“The House will make that decision,” said Barrasso.
Former Rep. Barbara Cubin, R-Wyo., occupied the same seat Cheney now holds from 1995 to 2009.
“I definitely think she’s out of step with the state,” said Cubin. “She’s just out on a raft by herself.”
Ironically, many of Cheney’s best defenders are now across the aisle.
“I do commend Liz Cheney for her courage. For her patriotism,” said House Speaker Nancy Pelosi, D-Calif.
“I think Liz Cheney’s greatest offense apparently is she is principled and she believes in the truth,” said House Majority Leader Steny Hoyer, D-Md., at a forum with the Washington Post. “She is obviously a very conservative Republican from the state of Wyoming. So it’s not a question of ideology. It’s a question of cult. Of personality. That if you are not 1,000% for Donald Trump, somehow you’re not a good Republican.”
And there’s the rub. Ironically, Stefanik isn’t as conservative as Cheney.
Cheney voted 93% of the time with Trump. Stefanik only sided with the former president 78% of the time. Heritage Action for America granted Cheney a score of 82% on its scorecard. Stefanik garnered 56%. In fact, Stefanik’s Heritage Action for America figure was as low as 24% for the Congress running from 2017 to 2019.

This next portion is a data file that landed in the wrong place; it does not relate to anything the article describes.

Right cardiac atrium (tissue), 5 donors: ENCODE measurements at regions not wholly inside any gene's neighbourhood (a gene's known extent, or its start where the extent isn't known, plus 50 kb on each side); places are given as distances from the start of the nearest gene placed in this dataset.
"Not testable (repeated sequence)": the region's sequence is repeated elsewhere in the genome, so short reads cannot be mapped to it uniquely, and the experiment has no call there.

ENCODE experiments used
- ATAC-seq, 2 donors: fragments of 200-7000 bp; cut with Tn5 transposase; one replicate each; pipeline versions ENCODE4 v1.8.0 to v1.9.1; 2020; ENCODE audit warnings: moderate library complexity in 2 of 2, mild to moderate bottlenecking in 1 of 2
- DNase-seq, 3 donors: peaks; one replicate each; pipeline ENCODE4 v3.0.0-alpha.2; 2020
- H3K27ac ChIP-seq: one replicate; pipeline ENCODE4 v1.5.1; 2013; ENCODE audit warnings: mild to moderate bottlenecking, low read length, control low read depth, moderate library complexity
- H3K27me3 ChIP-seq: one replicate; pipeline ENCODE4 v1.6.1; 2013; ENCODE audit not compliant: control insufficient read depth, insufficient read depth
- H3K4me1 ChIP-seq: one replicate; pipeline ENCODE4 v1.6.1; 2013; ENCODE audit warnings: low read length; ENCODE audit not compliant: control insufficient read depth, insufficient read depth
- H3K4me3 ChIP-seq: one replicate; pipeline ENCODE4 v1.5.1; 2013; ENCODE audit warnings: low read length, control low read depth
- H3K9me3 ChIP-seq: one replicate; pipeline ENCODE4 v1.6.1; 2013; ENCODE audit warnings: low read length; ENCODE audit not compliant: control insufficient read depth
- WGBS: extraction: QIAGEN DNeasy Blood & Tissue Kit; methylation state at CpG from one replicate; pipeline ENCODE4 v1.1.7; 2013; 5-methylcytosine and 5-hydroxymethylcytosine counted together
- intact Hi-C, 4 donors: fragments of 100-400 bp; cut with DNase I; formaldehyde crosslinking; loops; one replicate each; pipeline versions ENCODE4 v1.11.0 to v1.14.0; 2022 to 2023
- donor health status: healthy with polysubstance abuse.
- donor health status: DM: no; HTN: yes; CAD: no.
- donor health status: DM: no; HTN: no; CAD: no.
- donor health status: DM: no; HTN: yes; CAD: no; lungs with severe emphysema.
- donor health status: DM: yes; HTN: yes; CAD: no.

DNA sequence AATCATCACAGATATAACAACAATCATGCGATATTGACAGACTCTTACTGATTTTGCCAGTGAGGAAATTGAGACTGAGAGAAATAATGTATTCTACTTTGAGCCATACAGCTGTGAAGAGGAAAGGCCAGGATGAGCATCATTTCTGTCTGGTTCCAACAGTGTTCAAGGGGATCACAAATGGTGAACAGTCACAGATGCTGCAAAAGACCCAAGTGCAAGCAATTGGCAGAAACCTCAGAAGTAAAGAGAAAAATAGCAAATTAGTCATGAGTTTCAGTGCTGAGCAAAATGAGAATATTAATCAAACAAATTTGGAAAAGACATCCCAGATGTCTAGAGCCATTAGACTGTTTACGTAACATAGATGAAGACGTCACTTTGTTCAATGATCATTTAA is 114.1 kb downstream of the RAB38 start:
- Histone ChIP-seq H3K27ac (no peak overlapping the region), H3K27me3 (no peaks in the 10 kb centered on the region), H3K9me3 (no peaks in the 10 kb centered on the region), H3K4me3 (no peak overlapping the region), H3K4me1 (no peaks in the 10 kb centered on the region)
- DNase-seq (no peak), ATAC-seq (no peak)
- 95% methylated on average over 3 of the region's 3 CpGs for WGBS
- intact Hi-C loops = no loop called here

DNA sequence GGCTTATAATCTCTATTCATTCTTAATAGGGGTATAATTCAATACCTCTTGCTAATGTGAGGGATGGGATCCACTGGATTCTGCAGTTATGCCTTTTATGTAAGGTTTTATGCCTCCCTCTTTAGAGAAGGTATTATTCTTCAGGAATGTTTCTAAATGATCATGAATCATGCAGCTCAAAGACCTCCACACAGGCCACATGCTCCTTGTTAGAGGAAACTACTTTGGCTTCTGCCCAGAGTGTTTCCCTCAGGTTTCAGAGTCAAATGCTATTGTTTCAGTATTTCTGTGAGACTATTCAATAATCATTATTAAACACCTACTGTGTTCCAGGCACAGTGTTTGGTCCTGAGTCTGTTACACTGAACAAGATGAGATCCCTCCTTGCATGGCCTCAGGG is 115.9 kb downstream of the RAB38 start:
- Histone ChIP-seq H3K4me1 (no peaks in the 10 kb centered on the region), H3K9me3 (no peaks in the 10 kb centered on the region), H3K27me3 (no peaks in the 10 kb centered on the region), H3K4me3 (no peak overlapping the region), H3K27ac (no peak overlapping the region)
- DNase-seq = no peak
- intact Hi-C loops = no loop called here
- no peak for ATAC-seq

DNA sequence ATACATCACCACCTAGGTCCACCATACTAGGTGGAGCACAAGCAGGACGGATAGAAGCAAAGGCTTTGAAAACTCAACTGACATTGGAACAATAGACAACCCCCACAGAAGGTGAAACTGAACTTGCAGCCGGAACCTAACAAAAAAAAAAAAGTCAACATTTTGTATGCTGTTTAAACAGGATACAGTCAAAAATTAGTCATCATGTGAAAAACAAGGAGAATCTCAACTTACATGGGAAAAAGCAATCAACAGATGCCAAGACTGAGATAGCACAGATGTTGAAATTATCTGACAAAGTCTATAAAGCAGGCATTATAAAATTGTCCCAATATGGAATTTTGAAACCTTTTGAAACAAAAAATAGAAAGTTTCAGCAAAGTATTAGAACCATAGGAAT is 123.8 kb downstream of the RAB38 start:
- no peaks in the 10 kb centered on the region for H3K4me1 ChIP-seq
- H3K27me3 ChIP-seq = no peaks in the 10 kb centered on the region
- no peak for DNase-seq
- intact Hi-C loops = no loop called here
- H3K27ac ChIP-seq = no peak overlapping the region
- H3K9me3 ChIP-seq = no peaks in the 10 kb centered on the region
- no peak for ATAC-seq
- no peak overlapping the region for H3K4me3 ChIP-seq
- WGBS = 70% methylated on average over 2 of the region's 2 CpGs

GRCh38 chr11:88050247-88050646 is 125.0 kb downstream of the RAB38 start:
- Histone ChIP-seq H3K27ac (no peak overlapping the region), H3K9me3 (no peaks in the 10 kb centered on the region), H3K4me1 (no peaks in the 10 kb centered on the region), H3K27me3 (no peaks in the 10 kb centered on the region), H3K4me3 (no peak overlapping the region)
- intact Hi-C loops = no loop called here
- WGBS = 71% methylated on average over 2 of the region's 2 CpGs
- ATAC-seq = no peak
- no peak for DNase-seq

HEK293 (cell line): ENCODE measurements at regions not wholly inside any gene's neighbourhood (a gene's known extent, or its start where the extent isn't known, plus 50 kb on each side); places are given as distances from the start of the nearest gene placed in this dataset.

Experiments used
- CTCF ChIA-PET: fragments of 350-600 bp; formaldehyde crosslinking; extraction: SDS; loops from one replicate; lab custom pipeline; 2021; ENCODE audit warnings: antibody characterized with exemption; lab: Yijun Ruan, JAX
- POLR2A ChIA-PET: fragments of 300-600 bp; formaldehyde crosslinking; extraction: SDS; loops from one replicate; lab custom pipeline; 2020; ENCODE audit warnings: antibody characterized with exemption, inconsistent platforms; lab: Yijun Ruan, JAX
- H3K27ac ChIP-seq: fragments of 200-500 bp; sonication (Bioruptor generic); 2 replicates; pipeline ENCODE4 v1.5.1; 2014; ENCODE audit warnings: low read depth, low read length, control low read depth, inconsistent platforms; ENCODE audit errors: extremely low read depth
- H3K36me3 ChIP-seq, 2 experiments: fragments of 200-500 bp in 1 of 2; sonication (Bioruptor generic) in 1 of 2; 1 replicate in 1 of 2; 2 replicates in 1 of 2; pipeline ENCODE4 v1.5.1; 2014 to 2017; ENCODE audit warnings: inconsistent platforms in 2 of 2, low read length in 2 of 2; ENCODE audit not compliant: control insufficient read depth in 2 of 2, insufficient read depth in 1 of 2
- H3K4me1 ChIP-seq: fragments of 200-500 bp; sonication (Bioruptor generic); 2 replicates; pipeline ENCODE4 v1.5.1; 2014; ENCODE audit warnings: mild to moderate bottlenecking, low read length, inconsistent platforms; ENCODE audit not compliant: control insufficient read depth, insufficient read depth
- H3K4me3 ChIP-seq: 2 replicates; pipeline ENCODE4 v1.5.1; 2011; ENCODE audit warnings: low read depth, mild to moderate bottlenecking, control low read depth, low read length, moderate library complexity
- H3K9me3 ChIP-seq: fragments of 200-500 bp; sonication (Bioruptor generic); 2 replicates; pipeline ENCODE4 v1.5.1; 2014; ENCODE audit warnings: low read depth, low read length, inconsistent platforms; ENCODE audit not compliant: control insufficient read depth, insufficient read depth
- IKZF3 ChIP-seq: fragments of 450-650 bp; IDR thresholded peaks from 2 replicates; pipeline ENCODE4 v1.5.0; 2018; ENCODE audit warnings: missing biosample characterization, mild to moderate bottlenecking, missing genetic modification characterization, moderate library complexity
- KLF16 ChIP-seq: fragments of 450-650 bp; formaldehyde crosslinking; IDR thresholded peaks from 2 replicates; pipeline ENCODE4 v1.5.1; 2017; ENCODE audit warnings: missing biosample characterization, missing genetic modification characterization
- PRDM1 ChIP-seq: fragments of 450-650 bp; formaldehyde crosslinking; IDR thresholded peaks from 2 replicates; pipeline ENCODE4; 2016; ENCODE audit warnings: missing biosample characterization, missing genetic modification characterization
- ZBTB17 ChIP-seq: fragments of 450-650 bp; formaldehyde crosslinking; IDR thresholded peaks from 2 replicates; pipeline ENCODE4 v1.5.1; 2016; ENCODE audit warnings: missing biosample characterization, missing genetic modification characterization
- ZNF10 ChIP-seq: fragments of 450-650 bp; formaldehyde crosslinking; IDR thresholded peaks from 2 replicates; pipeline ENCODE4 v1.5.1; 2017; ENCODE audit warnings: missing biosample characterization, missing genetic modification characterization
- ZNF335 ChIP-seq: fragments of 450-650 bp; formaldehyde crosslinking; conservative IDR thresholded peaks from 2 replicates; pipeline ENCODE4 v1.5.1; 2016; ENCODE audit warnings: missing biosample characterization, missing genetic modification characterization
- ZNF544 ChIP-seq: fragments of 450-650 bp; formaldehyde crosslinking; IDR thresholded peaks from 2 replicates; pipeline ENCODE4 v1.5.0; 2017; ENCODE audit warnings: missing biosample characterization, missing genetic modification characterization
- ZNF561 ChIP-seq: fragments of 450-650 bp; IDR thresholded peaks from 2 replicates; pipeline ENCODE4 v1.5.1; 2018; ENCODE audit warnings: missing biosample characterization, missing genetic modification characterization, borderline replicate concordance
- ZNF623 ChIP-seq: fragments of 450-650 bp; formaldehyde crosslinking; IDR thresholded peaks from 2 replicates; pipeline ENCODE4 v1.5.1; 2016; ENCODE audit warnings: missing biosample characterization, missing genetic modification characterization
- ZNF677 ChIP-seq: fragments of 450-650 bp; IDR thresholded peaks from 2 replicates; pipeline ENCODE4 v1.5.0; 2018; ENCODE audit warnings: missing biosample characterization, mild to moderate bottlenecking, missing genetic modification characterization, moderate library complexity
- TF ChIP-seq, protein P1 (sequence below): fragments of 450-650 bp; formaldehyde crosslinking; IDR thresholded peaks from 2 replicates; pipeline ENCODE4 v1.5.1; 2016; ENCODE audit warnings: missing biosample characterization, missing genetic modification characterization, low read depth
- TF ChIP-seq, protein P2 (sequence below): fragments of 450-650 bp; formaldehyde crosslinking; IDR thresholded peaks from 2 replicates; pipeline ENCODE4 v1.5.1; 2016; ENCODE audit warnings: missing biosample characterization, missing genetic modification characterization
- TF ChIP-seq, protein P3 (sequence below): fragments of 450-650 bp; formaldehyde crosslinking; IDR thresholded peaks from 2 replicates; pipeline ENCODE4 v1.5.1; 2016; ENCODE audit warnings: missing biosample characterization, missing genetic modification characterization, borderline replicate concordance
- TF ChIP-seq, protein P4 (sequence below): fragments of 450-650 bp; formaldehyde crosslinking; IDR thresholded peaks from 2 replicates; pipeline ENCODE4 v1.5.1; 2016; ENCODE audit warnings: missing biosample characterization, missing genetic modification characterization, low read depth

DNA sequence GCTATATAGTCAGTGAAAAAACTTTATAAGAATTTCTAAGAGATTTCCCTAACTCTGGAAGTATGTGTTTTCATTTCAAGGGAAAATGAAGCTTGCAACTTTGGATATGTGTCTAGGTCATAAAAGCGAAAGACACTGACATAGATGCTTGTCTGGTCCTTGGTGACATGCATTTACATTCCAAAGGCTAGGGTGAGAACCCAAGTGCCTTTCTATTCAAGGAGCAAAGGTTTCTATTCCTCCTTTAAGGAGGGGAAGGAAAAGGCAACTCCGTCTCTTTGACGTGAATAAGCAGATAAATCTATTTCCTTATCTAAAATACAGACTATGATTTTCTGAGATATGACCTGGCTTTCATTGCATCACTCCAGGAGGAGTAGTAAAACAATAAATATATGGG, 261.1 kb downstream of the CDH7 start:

House Republicans haven’t booted a Conference chair since 1998. Republicans showed then-conference Chairman John Boehner, R-Ohio, the door after the GOP didn’t perform as well as they hoped in that fall’s midterm elections. Republicans tapped then-Rep. JC Watts, R-Okla., for the job. But Boehner had the last laugh. He returned to leadership as majority leader in an upset victory in 2006. Boehner seized the speaker’s gavel in 2011.
There’s a lot of chatter now that Cheney could be playing the long game – although no one knows what that really means in these circumstances.
So we’ll know officially what Republicans think of Cheney on Wednesday.
Stefanik sees a pathway into leadership through Trump. McCarthy believes that the only way Republicans can win the House is with Trump’s assistance. If Republicans are victorious, McCarthy likely becomes speaker. It’s no surprise that these political leaders are deciding to hook their wagons to the one figure who they believe can help them matriculate politically.
McCarthy spoke about the perils of serving in Congress at the same 2019 event where Stefanik lauded Cheney’s credentials.
“We probably have the only occupation in the world that every two years, we get to know the exact number of people who dislike us,” said McCarthy.
“Every day, sometimes,” chimed in Cheney.
The congresswoman didn’t have to wait two years to hear what her fellow Republicans thought of her.
That’s because she hears their views “every day” now.